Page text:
Though the Lions probably needed more immediate help at slot corner, Melifonwu likely will take time to develop in the NFL, and adding some depth to the outside is needed.
Role: Developmental (potential future starter on the outside)
Fourth round (112): WR Amon-Ra St. Brown (USC)
On Day 3, the Lions wasted little time addressing positions of need that they weren’t able to address on Day 2. With Quintez Cephus being the only WR signed beyond 2022 on the roster, it was imperative that the Lions add another young receiver at some point in the draft. Though they waited this long, St. Brown is fantastic value here and widely considered a steal.
St. Brown is one of the most detail-oriented route runners in this class and although he doesn’t have elite speed, he more than makes up for it with his feel for the game and exceptional technique.
Amon-Ra St. Brown is in my opinion, one of the most underrated WR options in this years class.
He crushed opposing defenses on verts from the slot in college. His feel for winning on verts against deep-zone is exceptional. Here’s a few of my favorites. pic.twitter.com/p2iqw5hxdE
— Brett Whitefield (@BGWhitefield) March 19, 2021
It might be crazy to think about, but St. Brown could already be one of, if not the most talented receiver on this roster. He certainly should get a lot more looks than a typical rookie would, and he could earn an early look as the Lions’ starting slot receiver.
Role: Starter/Role Player (probably the best slot option on the roster already)
Fourth round (113): LB Derrick Barnes (Purdue)
Following their first pick of Day 3, the Lions wasted no time at all trading up and making it back-to-back picks. 30 minutes in and they address both of their two biggest remaining needs on the roster in WR and LB.
Barnes is the type of linebacker that you wouldn’t have seen on a Lions roster under Matt Patricia. He’s not as big as the previous regime would have looked for, but he does have traits that actually matter in the NFL, like speed. As for his fit in Detroit, here’s what our own Erik Schlitt had to say about Barnes:
These traits will likely lead to him holding down developmental off-the-ball linebacker as a rookie, with the ability to be a situational pass rusher on the edge and the A and B gaps. Barnes will also be a Day 1 special teams contributor, and based on his experience, he should play in all phases.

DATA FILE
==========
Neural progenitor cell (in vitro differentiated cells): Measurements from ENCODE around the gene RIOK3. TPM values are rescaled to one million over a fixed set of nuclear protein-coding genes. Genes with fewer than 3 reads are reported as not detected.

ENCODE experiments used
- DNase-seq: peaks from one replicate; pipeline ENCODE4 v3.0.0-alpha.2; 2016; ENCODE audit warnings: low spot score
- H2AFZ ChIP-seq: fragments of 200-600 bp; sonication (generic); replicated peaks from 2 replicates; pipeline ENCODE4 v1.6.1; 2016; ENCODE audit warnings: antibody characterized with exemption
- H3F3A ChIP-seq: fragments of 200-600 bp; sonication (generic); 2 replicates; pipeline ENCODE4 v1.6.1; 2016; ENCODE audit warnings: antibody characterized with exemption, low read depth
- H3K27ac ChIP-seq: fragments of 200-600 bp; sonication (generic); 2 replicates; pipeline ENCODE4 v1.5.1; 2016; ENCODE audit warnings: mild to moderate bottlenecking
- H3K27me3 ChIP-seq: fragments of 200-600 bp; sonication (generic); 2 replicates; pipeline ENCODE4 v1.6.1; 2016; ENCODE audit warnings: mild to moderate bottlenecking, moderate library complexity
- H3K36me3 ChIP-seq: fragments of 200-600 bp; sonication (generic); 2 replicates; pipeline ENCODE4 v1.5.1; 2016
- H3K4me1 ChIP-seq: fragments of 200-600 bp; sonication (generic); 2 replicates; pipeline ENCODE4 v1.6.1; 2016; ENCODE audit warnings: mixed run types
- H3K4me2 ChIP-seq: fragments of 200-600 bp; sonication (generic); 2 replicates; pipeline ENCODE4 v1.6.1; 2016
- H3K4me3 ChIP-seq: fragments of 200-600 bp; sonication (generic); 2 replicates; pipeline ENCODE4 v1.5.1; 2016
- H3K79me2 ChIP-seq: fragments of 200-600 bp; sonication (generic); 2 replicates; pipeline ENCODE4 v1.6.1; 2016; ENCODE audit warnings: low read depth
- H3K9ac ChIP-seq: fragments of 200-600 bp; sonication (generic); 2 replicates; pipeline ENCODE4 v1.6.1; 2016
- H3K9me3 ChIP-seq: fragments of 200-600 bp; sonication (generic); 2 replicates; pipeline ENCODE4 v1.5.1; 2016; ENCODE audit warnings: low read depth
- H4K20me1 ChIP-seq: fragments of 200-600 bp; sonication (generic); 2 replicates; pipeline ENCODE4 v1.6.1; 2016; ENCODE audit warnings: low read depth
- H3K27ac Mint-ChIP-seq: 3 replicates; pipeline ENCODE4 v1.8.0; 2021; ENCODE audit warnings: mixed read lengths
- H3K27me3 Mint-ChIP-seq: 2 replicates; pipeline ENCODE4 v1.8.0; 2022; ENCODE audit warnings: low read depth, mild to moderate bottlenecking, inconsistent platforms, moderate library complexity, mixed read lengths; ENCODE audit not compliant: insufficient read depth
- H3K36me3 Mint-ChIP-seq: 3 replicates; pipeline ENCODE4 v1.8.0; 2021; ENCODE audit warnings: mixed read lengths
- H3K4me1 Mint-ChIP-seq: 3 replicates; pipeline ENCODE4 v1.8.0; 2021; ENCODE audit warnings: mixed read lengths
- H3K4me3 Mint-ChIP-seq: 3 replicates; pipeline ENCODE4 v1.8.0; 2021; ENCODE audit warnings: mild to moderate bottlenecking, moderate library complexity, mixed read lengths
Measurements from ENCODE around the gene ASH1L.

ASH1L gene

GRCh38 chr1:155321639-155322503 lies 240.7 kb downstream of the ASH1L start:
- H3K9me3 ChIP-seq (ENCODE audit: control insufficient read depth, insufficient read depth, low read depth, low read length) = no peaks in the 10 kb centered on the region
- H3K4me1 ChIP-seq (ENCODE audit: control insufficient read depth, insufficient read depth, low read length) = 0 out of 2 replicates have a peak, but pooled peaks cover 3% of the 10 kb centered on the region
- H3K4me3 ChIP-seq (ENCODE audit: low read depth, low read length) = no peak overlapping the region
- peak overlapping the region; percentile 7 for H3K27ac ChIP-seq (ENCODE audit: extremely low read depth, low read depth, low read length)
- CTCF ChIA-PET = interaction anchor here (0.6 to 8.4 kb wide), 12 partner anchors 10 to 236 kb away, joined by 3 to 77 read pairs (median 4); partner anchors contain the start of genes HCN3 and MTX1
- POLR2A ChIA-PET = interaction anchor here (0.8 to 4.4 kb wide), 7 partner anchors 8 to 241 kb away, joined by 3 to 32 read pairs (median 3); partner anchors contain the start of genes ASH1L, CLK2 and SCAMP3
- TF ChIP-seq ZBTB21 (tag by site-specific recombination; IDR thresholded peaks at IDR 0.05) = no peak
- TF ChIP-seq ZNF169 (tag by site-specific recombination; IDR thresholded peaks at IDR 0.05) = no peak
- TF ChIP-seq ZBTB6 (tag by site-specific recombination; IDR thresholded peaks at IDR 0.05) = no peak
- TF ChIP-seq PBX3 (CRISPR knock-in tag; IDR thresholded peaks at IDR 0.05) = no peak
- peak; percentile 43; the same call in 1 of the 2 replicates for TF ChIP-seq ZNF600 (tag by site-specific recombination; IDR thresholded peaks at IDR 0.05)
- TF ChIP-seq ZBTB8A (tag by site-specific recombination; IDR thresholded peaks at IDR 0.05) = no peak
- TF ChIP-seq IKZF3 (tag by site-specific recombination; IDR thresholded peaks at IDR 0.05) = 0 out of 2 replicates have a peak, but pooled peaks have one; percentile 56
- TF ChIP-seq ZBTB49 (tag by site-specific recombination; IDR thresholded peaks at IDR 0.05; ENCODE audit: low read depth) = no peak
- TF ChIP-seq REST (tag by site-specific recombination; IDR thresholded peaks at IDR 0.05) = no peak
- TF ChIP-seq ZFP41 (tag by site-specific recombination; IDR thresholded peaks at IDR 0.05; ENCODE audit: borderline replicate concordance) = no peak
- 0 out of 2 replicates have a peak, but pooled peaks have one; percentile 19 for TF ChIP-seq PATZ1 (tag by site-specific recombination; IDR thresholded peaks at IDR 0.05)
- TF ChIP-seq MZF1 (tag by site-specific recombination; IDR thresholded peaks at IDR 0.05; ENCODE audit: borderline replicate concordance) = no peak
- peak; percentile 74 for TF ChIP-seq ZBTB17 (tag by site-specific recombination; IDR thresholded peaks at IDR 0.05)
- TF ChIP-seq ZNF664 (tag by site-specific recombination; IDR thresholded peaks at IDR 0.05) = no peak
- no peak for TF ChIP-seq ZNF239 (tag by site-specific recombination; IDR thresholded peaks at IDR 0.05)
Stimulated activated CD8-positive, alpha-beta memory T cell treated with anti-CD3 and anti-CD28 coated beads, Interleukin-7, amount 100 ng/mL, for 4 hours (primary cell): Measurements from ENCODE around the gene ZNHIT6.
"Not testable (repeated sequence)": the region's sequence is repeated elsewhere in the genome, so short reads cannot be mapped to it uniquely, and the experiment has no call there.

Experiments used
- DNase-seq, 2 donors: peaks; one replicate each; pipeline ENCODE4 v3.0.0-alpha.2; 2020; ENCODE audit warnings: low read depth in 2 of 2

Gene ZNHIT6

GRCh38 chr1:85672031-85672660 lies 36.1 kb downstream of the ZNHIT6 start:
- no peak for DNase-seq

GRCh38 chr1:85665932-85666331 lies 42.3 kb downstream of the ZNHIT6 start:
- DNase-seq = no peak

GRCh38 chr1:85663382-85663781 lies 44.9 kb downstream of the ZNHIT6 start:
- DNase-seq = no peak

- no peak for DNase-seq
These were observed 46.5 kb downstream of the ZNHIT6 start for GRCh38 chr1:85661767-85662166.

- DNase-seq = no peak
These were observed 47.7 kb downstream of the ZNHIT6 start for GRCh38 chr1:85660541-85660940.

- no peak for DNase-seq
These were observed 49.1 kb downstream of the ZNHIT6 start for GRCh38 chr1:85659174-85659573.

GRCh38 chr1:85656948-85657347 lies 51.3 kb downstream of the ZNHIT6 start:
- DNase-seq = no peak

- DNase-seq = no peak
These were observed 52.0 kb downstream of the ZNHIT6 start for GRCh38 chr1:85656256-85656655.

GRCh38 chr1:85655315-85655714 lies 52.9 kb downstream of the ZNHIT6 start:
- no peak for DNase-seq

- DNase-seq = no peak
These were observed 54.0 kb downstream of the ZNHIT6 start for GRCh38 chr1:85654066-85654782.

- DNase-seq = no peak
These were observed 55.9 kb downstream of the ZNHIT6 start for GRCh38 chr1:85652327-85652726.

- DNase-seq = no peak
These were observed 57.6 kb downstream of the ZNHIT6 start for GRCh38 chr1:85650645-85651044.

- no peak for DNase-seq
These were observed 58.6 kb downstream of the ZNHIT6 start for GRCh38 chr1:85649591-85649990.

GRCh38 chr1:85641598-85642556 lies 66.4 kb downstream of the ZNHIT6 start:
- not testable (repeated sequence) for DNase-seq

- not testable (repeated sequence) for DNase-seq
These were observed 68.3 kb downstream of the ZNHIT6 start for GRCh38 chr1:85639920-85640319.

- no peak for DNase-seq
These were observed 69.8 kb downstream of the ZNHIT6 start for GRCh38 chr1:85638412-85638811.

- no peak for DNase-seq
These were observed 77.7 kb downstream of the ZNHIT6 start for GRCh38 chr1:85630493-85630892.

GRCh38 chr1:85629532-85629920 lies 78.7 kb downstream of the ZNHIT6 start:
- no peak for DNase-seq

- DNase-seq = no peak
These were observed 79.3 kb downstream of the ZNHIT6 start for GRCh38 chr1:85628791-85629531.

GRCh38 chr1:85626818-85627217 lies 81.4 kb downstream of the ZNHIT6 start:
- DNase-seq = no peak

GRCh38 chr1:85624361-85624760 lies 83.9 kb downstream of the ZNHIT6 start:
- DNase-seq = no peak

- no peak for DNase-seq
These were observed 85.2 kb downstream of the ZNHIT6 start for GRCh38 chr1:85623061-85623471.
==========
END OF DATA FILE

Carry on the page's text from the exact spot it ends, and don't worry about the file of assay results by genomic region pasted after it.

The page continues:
Role: Developmental/Role Player
Seventh round (257): RB Jermar Jefferson (Oregon State)
Following a grueling six-hour wait, the Lions finished their draft class off with a running back. Though he didn’t match the elite athleticism of the rest of this draft, I don’t think running back is one of those positions where speed matters as much. Explosiveness, however, does translate for RBs, and the fact that Jefferson tested very poorly in that area could be cause for concern.
But with late round picks, you don’t often hit on them and at this point, you’re just throwing darts on a dartboard. If he sticks he sticks, and if he doesn’t, then no harm, no foul.
Among Jefferson’s best qualities as a running back are his vision, smoothness as a zone-runner, violence, and ability to catch the ball out of the backfield. He posted some very good college numbers and if he were a more explosive or agile athlete, then maybe he’d have gone much earlier in the draft.
I’d expect Jefferson to likely be a candidate for the practice squad right away and is unlikely to see any action barring injuries.
Role: Developmental (possible RB3/4 down the road)
Overall grade: B+
This draft has gotten a ton of positive national reception and it’s easy to see why. Rather than reaching for need, Brad Holmes and company simply let the board fall to them and picked the best players available, getting tremendous value every step of the way. It will take some time before the Lions manage to become serious contenders and there are still plenty of holes on the roster, but the culture and future of this team is slowly starting to come together nicely. It feels good to be a Lions fan again.
What is your grade for the Lions’ 2021 NFL Draft class?
205 votes total